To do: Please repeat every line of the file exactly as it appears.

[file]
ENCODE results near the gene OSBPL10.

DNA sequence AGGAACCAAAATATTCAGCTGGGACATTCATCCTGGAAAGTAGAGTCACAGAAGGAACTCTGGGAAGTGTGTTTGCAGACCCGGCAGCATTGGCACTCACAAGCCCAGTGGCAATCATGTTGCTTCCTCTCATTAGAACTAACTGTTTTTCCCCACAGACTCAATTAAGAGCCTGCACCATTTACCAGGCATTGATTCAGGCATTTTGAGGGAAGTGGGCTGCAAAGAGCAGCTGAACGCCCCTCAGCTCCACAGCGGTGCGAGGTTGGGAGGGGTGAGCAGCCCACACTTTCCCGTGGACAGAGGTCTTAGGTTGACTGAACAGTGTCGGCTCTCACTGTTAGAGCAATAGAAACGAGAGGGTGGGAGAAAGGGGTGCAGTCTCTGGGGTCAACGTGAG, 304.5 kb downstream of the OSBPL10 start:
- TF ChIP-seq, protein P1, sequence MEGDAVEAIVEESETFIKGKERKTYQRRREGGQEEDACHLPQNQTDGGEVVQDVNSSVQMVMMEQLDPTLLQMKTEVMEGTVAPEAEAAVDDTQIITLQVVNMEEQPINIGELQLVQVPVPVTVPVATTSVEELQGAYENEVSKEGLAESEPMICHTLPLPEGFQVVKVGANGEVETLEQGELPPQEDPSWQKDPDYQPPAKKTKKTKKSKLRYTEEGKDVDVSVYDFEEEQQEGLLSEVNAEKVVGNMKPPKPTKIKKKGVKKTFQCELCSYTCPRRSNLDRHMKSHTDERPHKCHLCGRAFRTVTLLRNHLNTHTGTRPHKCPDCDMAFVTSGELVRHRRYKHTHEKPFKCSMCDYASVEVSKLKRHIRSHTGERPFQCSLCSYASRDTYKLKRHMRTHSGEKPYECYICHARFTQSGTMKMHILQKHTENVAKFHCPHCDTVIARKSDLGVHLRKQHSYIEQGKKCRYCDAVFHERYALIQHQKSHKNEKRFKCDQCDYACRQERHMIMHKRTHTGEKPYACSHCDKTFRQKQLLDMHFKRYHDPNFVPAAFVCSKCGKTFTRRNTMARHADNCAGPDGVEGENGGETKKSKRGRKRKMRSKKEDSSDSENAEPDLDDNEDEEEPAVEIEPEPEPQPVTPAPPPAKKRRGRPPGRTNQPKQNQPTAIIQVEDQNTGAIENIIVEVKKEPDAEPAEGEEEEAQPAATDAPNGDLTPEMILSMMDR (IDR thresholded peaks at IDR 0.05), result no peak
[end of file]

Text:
ENCODE results near the gene OSBPL10.

DNA sequence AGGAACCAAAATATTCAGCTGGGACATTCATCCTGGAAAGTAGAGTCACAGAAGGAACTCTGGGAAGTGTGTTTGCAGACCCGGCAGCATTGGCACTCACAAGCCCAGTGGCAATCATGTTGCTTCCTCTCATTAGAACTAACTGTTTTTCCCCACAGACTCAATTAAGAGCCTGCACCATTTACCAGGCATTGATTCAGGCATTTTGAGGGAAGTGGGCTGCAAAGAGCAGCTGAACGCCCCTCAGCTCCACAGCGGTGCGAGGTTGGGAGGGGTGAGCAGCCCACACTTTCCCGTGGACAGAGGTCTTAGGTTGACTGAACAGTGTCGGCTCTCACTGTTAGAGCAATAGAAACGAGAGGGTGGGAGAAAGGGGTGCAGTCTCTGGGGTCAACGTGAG, 304.5 kb downstream of the OSBPL10 start:
- TF ChIP-seq, protein P1, sequence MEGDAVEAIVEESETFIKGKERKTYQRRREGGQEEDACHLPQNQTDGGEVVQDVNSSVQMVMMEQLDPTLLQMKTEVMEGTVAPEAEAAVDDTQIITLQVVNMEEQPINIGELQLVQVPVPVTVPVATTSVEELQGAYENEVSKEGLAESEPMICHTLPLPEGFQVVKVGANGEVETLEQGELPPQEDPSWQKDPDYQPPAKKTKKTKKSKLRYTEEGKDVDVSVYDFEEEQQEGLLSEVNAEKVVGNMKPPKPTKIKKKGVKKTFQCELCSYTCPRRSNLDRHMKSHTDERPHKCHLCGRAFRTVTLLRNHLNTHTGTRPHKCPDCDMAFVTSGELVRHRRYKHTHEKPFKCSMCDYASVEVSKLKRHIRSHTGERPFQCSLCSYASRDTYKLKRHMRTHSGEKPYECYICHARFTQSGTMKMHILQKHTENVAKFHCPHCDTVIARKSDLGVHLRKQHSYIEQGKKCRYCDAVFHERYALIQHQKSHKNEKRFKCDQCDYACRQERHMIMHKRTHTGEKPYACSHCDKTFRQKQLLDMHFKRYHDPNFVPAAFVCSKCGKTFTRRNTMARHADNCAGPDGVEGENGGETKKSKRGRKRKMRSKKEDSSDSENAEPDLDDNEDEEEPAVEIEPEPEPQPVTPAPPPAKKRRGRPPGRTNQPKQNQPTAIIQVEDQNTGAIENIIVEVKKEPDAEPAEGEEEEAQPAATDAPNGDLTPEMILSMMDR (IDR thresholded peaks at IDR 0.05), result no peak